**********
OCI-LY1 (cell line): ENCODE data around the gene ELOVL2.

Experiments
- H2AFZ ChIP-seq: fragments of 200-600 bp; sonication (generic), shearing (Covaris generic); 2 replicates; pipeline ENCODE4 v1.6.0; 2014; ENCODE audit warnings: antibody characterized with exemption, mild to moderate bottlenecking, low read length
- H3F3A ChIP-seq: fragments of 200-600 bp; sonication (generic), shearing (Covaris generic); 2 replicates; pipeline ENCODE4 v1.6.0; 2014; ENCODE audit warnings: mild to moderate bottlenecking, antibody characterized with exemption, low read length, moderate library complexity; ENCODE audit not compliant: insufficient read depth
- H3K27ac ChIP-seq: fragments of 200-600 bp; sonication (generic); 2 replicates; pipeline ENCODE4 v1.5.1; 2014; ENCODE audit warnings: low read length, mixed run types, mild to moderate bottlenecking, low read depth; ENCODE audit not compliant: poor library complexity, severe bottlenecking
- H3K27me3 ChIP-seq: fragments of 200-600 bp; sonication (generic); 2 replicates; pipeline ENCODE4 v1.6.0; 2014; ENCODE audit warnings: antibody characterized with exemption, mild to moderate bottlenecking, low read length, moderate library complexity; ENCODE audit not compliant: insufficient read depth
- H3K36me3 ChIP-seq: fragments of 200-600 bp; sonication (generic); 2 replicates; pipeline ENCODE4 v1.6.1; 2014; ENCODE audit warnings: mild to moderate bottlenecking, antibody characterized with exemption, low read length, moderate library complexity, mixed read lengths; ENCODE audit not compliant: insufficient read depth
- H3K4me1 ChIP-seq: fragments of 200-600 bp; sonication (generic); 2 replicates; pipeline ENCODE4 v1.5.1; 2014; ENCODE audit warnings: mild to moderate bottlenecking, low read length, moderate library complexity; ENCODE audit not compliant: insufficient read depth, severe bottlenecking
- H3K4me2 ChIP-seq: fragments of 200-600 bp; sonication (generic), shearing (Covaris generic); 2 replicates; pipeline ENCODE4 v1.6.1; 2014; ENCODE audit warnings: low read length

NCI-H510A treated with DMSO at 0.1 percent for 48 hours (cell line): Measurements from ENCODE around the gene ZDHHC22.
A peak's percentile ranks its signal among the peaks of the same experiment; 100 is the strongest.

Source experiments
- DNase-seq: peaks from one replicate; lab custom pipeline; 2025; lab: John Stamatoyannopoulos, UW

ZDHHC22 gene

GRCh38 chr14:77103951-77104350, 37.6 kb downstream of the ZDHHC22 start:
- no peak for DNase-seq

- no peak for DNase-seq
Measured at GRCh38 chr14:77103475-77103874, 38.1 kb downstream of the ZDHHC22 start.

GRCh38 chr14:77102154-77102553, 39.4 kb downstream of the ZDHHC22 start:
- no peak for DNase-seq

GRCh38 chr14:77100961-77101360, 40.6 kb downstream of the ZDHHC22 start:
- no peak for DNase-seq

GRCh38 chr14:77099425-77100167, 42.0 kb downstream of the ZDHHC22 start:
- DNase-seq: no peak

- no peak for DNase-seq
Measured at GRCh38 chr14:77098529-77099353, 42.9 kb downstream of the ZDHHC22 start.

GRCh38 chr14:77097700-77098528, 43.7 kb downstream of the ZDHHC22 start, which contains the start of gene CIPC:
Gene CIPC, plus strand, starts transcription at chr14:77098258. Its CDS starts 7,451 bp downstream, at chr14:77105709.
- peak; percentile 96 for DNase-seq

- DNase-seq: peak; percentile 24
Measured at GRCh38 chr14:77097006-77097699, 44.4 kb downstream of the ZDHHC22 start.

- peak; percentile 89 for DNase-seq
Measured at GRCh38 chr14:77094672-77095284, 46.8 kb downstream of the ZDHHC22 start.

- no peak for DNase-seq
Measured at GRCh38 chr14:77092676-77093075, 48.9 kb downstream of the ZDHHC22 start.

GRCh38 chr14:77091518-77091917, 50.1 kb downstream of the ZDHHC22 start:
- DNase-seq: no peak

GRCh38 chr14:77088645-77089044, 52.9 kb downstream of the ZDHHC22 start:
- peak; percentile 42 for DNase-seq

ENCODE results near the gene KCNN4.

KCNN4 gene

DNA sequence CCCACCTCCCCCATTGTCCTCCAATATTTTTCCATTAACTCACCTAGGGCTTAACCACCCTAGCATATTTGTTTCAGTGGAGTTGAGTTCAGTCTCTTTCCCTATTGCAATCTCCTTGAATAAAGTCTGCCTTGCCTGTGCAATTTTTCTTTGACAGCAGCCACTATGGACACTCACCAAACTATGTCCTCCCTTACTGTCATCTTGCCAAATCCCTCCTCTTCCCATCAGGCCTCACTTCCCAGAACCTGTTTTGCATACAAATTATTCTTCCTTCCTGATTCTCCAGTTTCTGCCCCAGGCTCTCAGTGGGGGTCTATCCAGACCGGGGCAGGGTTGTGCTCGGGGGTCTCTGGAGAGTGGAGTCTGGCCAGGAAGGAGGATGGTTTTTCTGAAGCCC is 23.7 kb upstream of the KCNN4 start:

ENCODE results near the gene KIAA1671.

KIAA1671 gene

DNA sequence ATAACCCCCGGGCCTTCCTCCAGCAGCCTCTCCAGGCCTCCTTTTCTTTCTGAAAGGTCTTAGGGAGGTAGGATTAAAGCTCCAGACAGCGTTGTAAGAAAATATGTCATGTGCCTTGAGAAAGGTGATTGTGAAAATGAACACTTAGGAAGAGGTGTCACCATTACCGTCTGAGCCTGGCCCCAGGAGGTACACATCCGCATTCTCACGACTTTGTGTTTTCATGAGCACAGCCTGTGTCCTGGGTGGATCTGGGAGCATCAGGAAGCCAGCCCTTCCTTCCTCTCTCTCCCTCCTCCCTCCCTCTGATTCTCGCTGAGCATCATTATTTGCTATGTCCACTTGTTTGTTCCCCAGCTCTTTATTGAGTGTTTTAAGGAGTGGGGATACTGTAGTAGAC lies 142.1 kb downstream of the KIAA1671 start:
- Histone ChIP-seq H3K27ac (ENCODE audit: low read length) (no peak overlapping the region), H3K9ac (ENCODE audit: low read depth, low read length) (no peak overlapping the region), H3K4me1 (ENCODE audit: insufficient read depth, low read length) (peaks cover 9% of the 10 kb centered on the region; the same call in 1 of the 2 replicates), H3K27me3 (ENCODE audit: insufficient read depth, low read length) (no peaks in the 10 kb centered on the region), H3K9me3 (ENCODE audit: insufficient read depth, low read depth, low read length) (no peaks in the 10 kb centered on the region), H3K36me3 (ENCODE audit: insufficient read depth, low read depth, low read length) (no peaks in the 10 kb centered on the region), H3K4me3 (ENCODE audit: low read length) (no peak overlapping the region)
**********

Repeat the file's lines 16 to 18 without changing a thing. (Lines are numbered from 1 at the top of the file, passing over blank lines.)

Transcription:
- no peak for DNase-seq

- no peak for DNase-seq
Measured at GRCh38 chr14:77103475-77103874, 38.1 kb downstream of the ZDHHC22 start.